Wishing for a Nuclear Weapons-Free World on the CTBT’s 15th Birthday
As leaders from around the world gather in New York this week to work for global peace, we cannot forget that Saturday marks the 15th anniversary of the signing of the Comprehensive Test Ban Treaty (CTBT). The United States helped draft the treaty in 1996 and signed it on the first day it was opened for signatures, but the U.S. Senate has not ratified it. Until the United States and nine other key countries ratify the CTBT, it will not be in full force.
Although the US has yet to ratify the CTBT, eight months ago the United States and Russia signed the New START treaty, which, according to Secretary of State Hillary Clinton, enhanced the United States’ national security and global security. By requiring the United States and Russia to make comparable reductions in their strategic weapons, the START treaty made major progress in promoting nuclear safety; however a necessary step toward a nuclear weapons-free world is U.S. ratification of the CTBT.
The threats that nuclear tests pose to the environment and to the global population are serious. A nuclear test in 1954 created a radius of destruction and damage that reached for 300 miles, resulting in the development of long-term medical conditions in children over 200 kilometers away from the test site. Tuna and shark caught 80 miles from the site were radioactive, and the fishermen working in that area suffered from serious skin blistering.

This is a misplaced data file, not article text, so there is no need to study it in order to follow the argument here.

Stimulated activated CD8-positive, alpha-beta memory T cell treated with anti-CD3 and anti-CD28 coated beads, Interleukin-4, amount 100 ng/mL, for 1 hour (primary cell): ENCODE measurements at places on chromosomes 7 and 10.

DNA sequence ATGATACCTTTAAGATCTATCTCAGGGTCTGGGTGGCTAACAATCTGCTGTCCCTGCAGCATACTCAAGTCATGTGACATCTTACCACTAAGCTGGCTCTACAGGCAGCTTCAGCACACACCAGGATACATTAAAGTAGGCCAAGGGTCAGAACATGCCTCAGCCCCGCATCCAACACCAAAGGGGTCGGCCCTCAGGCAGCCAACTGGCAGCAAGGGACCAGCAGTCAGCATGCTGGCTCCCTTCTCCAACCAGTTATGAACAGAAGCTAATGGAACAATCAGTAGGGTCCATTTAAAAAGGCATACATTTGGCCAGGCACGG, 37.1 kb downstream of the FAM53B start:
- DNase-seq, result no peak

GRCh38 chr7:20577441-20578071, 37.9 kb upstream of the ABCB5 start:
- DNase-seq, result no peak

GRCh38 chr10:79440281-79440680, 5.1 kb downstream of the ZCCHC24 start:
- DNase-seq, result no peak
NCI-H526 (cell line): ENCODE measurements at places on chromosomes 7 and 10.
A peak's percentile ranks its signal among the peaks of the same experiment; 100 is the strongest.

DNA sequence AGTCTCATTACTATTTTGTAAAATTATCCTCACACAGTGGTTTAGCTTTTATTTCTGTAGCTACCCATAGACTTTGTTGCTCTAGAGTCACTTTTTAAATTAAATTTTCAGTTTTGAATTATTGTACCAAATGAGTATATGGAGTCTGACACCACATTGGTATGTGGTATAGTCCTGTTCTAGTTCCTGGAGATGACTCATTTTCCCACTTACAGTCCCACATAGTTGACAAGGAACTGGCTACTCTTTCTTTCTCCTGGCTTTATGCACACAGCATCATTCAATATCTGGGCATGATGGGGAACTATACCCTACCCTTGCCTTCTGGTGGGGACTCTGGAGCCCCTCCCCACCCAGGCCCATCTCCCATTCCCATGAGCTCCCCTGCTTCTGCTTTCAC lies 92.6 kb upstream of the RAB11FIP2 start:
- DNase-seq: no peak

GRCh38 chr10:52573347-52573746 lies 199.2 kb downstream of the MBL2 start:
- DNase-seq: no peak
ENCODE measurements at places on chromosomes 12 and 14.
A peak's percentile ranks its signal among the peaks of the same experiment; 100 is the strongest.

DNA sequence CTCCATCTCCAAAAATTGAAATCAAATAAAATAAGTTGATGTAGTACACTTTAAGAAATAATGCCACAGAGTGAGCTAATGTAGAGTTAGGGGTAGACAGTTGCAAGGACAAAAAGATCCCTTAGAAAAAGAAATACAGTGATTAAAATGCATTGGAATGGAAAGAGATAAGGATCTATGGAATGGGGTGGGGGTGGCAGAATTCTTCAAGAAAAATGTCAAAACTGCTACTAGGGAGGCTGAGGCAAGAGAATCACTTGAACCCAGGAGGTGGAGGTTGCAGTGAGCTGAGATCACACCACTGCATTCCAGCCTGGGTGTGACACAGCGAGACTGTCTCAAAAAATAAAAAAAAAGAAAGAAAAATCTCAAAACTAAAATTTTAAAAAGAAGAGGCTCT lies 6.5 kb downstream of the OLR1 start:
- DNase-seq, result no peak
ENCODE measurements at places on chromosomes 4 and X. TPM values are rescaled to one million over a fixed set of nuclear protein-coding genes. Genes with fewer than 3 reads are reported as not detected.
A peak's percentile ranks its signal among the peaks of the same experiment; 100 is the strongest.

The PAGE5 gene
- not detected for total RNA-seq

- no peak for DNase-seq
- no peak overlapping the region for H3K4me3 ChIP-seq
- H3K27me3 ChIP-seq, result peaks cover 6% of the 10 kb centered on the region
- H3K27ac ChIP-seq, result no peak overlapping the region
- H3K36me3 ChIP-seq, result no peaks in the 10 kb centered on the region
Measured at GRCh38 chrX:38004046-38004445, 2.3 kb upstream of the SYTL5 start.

Ratification of the CTBT would also reduce the likelihood of nuclear proliferation. As Daryl Kimball of the Arms Control Association explains, “… without additional testing, China cannot perfect the technology to arm its missiles with multiple warheads… ratification by Egypt, Iran, and Israel would reduce nuclear weapons-related security concerns and bring those states further into the nonproliferation mainstream…the Indian-Pakistani rivalry could be eased by converting their unilateral test moratoria into a legally binding commitment…[and] national and international capabilities to detect and deter possible clandestine nuclear testing by other states will be significantly greater.”
By banning tests of new weapons, the Comprehensive Test Ban Treaty and international monitoring system can help stop nuclear proliferation, making ratification of the treaty a key first step to an eventual nuclear weapons-free world.
Katharine Nasielski is a 2011-2012 Eisendrath Legislative Assistant.